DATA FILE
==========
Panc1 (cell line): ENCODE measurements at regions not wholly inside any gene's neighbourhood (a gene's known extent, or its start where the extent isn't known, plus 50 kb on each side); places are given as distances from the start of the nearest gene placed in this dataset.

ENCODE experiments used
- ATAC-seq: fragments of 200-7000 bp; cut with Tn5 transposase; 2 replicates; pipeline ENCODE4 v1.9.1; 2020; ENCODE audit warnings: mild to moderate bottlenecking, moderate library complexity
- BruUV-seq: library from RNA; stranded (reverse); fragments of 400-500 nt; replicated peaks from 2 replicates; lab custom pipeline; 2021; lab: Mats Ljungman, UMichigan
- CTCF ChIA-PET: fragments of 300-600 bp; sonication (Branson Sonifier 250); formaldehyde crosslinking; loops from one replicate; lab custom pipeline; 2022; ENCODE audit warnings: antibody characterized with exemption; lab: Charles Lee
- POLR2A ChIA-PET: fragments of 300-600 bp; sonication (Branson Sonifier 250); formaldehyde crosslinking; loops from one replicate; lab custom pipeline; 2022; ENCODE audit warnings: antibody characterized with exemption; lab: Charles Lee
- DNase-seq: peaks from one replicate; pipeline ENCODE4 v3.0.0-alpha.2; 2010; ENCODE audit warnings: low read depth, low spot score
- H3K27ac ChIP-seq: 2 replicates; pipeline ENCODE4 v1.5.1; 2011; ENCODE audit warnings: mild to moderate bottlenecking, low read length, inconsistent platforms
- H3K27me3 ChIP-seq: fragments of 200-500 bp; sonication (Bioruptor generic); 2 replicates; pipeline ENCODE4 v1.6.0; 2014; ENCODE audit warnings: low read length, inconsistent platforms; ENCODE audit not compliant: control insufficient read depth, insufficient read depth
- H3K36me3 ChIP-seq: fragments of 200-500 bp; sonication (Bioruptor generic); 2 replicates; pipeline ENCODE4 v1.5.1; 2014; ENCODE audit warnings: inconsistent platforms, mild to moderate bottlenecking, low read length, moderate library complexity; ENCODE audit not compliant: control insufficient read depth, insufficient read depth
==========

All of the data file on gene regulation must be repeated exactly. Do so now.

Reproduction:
Panc1 (cell line): ENCODE measurements at regions not wholly inside any gene's neighbourhood (a gene's known extent, or its start where the extent isn't known, plus 50 kb on each side); places are given as distances from the start of the nearest gene placed in this dataset.

ENCODE experiments used
- ATAC-seq: fragments of 200-7000 bp; cut with Tn5 transposase; 2 replicates; pipeline ENCODE4 v1.9.1; 2020; ENCODE audit warnings: mild to moderate bottlenecking, moderate library complexity
- BruUV-seq: library from RNA; stranded (reverse); fragments of 400-500 nt; replicated peaks from 2 replicates; lab custom pipeline; 2021; lab: Mats Ljungman, UMichigan
- CTCF ChIA-PET: fragments of 300-600 bp; sonication (Branson Sonifier 250); formaldehyde crosslinking; loops from one replicate; lab custom pipeline; 2022; ENCODE audit warnings: antibody characterized with exemption; lab: Charles Lee
- POLR2A ChIA-PET: fragments of 300-600 bp; sonication (Branson Sonifier 250); formaldehyde crosslinking; loops from one replicate; lab custom pipeline; 2022; ENCODE audit warnings: antibody characterized with exemption; lab: Charles Lee
- DNase-seq: peaks from one replicate; pipeline ENCODE4 v3.0.0-alpha.2; 2010; ENCODE audit warnings: low read depth, low spot score
- H3K27ac ChIP-seq: 2 replicates; pipeline ENCODE4 v1.5.1; 2011; ENCODE audit warnings: mild to moderate bottlenecking, low read length, inconsistent platforms
- H3K27me3 ChIP-seq: fragments of 200-500 bp; sonication (Bioruptor generic); 2 replicates; pipeline ENCODE4 v1.6.0; 2014; ENCODE audit warnings: low read length, inconsistent platforms; ENCODE audit not compliant: control insufficient read depth, insufficient read depth
- H3K36me3 ChIP-seq: fragments of 200-500 bp; sonication (Bioruptor generic); 2 replicates; pipeline ENCODE4 v1.5.1; 2014; ENCODE audit warnings: inconsistent platforms, mild to moderate bottlenecking, low read length, moderate library complexity; ENCODE audit not compliant: control insufficient read depth, insufficient read depth